“I see myself as a door opener”
Integration Commissioner Aydan Özoğuz is the first person of Turkish origin to become a member of the German Federal Government. An interview about her personal role and her political goals
In April 2014 the Federal Government reached agreement on dual citizenship. What message would you like to send with this change in the law and the acceptance of dual passports?
What I’m concerned about here is the reality of life of many young people in Germany. The children of foreign parents who were born and grew up here should no longer have to decide against their origins and against their parents. I’m very grateful to Federal President Joachim Gauck for saying in his speech on the 65th anniversary of the Basic Law that we must accept these multilayered identities and not force anyone into a form of purism that is out of touch with everyday life. Recently at the Federal Chancellery I met a group of young adults who are still affected by the obligation to decide in favour of one citizenship. They told me about the numerous problems they face as a result of this rule. I would recommend any doubters to listen to what they have to say. Afterwards it should be clear to everyone just how absurd this regulation is.
Only individuals who have grown up in Germany will be allowed to receive a German passport in addition to the passport of their parents’ country. Why isn’t the obligation to choose one citizenship being completely abolished?
Unfortunately, we were unable to reach agreement on that in the coalition negotiations. Believe me, we negotiated hard for that. With what we have now achieved, however, the obligation to choose one citizenship has been effectively abolished for the vast majority of young people. I anticipate that the path to its complete abolition is no longer particularly long, and neither is the path to the general acceptance of multiple citizenship. Although I am very pleased about this development, I still consider it important to win over the people who are afraid we will lose our German identity. My job as Federal Commissioner also involves convincing them that this arrangement is good for our country and for our modern and open society.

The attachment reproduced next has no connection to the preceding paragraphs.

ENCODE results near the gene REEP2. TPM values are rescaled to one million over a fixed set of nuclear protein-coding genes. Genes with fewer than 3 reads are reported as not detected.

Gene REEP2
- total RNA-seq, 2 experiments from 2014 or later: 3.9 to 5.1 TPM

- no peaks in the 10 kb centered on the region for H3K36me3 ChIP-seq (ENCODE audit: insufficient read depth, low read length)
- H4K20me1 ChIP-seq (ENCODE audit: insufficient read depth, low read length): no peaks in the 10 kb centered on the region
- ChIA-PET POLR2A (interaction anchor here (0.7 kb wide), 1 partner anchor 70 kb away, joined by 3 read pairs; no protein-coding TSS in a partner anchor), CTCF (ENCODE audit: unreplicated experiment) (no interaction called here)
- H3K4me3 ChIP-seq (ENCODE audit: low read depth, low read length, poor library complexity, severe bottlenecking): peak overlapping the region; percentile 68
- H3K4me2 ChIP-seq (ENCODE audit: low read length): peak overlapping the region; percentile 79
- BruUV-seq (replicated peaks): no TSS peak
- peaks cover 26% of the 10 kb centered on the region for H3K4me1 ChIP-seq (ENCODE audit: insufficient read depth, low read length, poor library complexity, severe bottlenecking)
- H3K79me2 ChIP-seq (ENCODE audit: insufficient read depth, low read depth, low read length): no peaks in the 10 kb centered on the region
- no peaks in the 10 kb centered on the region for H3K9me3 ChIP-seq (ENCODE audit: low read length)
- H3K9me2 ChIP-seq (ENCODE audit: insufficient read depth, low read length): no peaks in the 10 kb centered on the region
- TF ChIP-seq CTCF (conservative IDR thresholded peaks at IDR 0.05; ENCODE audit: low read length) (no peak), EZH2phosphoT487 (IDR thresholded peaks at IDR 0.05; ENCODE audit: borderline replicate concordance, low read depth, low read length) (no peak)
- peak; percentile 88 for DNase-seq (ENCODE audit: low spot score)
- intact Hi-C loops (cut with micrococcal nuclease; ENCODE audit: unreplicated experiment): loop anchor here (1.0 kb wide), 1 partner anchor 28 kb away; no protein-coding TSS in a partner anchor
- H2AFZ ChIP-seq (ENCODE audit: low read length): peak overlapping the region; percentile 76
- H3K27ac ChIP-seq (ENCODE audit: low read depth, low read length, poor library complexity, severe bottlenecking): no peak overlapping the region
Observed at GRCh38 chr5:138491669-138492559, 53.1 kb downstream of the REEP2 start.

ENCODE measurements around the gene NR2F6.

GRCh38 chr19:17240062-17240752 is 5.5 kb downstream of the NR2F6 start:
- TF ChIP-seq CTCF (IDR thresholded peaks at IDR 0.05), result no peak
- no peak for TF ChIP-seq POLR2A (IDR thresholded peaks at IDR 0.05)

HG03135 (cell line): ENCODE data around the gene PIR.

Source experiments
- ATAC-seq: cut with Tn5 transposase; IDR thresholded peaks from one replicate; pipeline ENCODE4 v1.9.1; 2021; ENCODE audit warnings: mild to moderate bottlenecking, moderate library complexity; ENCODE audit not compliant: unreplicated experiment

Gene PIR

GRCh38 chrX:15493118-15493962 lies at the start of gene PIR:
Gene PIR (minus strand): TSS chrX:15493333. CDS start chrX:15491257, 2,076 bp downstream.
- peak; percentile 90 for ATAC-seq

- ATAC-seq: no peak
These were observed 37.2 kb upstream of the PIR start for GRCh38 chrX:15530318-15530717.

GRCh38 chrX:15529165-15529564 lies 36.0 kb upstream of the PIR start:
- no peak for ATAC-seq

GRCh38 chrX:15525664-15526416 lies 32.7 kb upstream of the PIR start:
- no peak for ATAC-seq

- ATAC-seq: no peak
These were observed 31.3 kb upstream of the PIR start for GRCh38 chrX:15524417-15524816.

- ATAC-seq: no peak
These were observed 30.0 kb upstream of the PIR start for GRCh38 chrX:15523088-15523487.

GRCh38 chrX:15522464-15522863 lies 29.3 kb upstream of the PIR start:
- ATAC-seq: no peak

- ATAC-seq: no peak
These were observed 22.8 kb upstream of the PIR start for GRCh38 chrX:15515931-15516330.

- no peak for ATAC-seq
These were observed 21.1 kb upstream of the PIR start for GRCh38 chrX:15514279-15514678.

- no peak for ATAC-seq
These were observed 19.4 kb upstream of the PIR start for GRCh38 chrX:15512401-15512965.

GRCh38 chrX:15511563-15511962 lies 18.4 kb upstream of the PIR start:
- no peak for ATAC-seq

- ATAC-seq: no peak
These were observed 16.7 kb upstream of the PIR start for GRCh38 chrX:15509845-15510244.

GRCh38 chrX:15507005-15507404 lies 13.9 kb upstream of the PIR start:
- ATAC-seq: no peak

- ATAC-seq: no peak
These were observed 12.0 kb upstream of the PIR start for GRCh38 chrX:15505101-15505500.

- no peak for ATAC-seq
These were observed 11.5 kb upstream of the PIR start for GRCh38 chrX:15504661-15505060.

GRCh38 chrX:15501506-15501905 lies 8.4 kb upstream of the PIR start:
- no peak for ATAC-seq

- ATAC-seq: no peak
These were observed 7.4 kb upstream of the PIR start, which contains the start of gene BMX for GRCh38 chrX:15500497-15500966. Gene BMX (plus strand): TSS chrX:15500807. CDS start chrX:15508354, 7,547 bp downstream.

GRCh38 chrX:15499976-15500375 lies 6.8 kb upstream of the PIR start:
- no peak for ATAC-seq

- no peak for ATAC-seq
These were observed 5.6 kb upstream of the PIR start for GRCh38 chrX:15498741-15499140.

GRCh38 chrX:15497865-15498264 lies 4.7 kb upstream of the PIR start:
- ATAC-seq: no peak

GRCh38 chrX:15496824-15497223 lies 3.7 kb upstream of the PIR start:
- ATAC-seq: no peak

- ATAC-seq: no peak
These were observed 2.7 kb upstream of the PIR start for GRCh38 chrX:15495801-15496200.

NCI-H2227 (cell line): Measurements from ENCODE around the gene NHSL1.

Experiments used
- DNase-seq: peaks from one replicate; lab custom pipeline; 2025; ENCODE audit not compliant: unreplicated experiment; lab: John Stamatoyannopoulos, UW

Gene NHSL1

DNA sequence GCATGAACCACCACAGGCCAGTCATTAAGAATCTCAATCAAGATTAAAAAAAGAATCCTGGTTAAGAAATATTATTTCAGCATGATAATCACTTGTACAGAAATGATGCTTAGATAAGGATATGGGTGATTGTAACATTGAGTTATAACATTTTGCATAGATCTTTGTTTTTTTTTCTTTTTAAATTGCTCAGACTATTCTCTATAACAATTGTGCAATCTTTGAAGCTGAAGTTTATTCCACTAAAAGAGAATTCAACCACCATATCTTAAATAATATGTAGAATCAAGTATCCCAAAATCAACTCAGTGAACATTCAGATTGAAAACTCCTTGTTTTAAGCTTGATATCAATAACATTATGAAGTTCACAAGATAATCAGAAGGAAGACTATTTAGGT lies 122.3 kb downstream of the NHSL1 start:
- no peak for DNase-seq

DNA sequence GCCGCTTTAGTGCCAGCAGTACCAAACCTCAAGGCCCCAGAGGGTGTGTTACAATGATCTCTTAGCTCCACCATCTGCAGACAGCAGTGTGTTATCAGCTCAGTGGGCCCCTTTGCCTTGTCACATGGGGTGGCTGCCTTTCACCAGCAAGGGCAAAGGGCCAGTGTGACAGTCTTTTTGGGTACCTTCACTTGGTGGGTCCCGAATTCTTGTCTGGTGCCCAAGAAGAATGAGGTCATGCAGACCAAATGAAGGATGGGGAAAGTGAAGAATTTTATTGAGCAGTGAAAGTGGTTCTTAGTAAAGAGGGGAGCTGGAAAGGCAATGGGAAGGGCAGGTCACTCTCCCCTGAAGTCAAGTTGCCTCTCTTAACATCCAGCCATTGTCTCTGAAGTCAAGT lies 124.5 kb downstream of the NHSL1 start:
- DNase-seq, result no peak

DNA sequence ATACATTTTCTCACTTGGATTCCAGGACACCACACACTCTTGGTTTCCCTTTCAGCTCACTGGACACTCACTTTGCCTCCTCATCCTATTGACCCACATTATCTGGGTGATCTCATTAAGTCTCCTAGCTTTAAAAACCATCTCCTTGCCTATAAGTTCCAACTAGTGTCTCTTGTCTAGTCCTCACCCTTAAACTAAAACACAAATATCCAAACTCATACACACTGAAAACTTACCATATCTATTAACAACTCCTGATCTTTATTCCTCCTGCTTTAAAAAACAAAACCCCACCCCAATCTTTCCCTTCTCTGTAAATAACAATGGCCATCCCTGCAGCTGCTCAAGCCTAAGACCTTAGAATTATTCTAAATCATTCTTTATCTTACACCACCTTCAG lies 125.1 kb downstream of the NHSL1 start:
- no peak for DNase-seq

You refer to a “paradigm change” in integration policy – not only with regard to multiple citizenship. What do you mean by that?
I appealed for a paradigm change in the law on citizenship. It is a consequence of the realisation that we are an immigration country and immigration society. The OECD recently ranked us as the most attractive immigration country after the United States. If we know that people come here to stay, then as a second step everything must be done to ensure that these men, women and children become part of our society. That’s why we need sensible rules to shape immigration and to enable participation. Major steps forward were made with the immigration act of 2005 and the modernisation of citizenship law in 1999/2000. These advances also include clear signals, such as Federal Chancellor Merkel’s Integration Summit, the National Integration Plan and the upgrading of the Federal Government Commissioner to the rank of Minister of State in the Federal Chancellery. All this is taking us in the right direction. Nevertheless, we must still continue making progress along this path.
Which other political projects are especially important to you?
First of all, there is still quite a lot to do in the coalition agreement. One important point is the improved integration of young people with immigrant backgrounds into the vocational training and labour market. We can see that Germany’s record employment rates are not benefiting everyone. The coalition agreement also has a lot to say about refugee policy. In particular, I am referring to an arrangement on the right to remain for people whose stay has been tolerated for many years. Far too many people still live in Germany without secure residence status. They are often left for many years with the fear that they may eventually have to leave the country because an obstacle to their deportation could cease to apply. Up to 80,000 people could benefit from such an arrangement on the right to remain. They include many children who were born here and who naturally and successfully attend school in Germany.